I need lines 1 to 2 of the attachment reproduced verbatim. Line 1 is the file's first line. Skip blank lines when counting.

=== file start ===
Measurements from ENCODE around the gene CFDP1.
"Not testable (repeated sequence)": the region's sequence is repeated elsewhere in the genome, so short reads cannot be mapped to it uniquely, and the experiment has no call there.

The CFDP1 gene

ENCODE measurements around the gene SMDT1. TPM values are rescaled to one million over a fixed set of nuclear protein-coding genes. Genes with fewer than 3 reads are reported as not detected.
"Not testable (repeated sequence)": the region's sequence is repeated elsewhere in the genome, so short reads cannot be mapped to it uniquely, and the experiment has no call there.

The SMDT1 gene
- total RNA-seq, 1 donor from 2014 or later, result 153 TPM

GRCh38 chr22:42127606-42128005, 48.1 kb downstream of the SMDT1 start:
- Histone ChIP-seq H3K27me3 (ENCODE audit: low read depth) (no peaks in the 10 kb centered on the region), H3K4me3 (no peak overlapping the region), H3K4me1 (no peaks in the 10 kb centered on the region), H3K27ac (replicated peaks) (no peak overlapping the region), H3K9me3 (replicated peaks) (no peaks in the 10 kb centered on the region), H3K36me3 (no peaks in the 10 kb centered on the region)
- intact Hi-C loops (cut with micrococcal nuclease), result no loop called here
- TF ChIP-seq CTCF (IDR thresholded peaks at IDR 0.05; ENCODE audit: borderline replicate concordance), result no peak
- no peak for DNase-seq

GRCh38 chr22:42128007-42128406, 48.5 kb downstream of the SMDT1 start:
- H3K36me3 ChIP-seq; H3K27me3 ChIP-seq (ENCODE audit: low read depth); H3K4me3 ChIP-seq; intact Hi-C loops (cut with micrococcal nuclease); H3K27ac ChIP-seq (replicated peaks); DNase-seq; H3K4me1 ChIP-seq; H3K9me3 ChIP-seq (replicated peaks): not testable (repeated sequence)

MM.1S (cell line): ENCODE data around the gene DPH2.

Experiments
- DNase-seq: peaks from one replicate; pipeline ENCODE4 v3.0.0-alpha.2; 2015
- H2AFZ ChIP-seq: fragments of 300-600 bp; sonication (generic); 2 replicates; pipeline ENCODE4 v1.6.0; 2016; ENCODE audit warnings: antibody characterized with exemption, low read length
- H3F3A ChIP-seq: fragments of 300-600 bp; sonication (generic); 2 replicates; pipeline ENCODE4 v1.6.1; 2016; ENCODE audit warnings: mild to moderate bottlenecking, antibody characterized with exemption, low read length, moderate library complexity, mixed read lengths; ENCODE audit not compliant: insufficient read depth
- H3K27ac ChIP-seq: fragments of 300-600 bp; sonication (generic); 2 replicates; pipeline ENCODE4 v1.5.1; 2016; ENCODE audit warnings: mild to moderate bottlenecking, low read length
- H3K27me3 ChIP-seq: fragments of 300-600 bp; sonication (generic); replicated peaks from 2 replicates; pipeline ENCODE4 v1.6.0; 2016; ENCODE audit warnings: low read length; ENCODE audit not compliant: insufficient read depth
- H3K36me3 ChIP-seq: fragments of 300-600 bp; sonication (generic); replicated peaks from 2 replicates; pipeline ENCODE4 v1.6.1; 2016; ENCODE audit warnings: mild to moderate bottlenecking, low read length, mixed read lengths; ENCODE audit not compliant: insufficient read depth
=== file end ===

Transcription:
Measurements from ENCODE around the gene CFDP1.
"Not testable (repeated sequence)": the region's sequence is repeated elsewhere in the genome, so short reads cannot be mapped to it uniquely, and the experiment has no call there.